Trump To Get Last Word As Biden Picks Podium Position In Debate

In a surprising move, President Joe Biden has chosen his debate podium position over the advantage of delivering the final remarks in his upcoming debate with former President Donald Trump. This decision, resulting from a coin flip, will place Biden on the right side of the stage, leaving Trump to occupy the left and deliver the final closing remarks.

CNN reported that Biden’s team won the crucial coin flip, allowing them to select either the podium position or the order of closing statements. Biden’s choice means he values his comfort on stage more than having the final say in the debate. Trump’s team quickly decided to have Biden speak first in the closing segment, giving Trump the last opportunity to address the audience.

Jim Messina, who worked closely with Biden’s campaign, told ABC News that Biden’s choice was based on personal comfort, as he prefers the right side of the stage. This preference over strategic advantage has raised some eyebrows, especially considering Trump’s penchant for having the final word.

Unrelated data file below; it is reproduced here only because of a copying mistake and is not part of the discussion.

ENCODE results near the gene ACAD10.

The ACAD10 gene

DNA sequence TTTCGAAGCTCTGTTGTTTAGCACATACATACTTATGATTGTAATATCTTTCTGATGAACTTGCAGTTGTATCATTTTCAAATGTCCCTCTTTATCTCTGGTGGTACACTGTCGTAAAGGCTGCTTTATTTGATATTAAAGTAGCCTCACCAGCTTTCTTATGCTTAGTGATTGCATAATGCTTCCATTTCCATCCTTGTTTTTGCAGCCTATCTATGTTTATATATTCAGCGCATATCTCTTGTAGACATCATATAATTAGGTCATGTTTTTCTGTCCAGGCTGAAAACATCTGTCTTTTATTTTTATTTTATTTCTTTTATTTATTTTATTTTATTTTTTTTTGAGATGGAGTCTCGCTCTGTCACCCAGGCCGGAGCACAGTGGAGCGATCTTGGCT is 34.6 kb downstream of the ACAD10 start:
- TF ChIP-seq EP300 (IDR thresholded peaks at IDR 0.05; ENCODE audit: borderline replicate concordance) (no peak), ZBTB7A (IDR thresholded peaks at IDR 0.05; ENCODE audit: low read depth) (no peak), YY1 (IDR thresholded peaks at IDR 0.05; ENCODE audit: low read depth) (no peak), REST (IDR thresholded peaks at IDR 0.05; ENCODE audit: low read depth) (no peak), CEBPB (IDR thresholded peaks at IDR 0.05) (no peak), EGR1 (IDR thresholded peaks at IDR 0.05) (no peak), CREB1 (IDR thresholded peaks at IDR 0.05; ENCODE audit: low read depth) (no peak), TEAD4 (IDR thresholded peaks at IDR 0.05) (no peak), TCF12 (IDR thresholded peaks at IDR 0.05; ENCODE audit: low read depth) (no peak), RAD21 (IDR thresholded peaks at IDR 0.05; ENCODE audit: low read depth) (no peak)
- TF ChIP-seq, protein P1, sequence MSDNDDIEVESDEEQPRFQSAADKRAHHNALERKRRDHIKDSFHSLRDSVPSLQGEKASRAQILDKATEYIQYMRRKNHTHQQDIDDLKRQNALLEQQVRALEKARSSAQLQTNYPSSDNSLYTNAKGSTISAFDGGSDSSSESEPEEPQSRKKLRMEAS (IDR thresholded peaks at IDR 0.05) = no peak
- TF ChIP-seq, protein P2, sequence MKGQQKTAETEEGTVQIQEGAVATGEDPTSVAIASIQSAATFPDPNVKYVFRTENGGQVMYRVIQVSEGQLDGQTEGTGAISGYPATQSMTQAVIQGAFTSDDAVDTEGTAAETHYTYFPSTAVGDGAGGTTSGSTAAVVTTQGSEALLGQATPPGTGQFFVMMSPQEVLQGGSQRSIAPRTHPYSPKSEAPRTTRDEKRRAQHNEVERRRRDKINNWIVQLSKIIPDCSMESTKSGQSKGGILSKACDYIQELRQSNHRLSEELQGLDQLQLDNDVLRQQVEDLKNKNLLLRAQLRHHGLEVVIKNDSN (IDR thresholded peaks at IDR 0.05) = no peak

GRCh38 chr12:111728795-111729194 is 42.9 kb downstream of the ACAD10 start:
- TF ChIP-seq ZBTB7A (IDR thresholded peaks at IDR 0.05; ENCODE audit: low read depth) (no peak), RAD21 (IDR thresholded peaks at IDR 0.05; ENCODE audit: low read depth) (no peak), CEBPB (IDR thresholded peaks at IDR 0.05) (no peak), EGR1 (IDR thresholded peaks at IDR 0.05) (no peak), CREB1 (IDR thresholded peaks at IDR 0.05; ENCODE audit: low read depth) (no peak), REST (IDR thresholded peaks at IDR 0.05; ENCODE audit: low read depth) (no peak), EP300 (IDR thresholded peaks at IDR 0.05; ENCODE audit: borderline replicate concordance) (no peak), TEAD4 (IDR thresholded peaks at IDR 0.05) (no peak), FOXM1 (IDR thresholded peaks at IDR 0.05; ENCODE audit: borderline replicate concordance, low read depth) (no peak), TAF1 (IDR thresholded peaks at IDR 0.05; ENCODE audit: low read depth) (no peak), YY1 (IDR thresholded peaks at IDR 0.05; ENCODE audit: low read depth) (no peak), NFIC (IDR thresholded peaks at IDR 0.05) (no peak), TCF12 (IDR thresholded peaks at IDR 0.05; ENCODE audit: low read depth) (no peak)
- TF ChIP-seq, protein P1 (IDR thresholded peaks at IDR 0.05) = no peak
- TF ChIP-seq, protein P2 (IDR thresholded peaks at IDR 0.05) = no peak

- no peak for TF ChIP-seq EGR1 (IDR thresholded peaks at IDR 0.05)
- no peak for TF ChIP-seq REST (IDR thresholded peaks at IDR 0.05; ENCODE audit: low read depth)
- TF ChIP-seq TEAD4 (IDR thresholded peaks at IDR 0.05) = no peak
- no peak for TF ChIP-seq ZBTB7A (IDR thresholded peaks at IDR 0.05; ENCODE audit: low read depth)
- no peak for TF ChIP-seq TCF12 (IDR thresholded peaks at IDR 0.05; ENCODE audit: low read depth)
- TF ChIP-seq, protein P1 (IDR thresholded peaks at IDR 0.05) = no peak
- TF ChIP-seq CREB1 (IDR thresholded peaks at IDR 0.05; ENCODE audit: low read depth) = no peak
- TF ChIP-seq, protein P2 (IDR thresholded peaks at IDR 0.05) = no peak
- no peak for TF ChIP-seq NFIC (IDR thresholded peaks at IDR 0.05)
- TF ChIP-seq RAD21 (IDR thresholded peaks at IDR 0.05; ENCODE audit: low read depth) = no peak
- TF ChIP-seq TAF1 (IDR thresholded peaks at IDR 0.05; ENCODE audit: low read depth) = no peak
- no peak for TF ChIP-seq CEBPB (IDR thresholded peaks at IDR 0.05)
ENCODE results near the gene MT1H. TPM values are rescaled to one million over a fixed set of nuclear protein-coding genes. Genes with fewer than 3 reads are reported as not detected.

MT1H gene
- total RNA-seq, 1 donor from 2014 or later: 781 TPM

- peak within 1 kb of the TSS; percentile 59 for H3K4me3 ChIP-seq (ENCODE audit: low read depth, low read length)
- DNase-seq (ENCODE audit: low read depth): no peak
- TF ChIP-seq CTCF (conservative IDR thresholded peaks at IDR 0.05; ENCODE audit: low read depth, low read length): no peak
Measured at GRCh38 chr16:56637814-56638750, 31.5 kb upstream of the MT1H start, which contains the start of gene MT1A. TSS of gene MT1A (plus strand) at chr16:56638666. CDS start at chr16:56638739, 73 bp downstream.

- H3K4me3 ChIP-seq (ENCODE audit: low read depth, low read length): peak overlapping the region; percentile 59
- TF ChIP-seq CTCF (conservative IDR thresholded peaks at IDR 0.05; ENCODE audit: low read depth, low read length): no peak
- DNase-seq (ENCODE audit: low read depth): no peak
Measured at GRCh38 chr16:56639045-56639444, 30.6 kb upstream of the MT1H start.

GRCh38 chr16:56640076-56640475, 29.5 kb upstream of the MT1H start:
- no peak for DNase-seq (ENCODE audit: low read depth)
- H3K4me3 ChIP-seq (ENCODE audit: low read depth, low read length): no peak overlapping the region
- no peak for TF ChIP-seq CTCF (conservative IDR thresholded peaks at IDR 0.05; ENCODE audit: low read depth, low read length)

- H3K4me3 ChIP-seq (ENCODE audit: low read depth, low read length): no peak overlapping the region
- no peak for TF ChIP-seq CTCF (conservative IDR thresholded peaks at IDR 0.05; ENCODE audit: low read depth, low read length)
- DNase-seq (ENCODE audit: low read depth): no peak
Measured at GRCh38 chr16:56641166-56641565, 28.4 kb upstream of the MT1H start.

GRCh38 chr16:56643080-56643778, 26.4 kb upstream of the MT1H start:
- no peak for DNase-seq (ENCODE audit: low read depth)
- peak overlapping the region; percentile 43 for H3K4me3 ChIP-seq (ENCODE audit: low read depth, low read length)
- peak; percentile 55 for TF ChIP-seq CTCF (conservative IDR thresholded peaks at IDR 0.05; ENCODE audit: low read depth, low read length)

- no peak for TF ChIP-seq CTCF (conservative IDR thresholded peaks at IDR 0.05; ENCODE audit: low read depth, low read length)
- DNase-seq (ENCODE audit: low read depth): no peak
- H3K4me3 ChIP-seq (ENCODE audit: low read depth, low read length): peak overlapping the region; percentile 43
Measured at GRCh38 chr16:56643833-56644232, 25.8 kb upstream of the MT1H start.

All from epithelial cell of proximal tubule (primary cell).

Both candidates have agreed to strict debate rules set by CNN, which include keeping microphones muted unless they are actively speaking, and prohibiting the use of note cards or aides. These measures are intended to ensure a fair and uninterrupted exchange between the two candidates.

As the debate nears, Biden is reportedly deep in preparation at Camp David, while Trump is taking a more relaxed approach, engaging in policy discussions rather than formal debate prep. This stark contrast in preparation styles adds another layer of interest to the event.

The debate, moderated by CNN’s Jake Tapper and Dana Bash, will be held in Atlanta and is set to last 90 minutes, with two commercial breaks. Both candidates will be allowed a bottle of water, a pen, and a pad of paper during the debate.

Biden’s choice to prioritize his comfort over having the final word has set the stage for an intriguing debate dynamic, leaving audiences eager to see how this will influence the overall proceedings on June 27.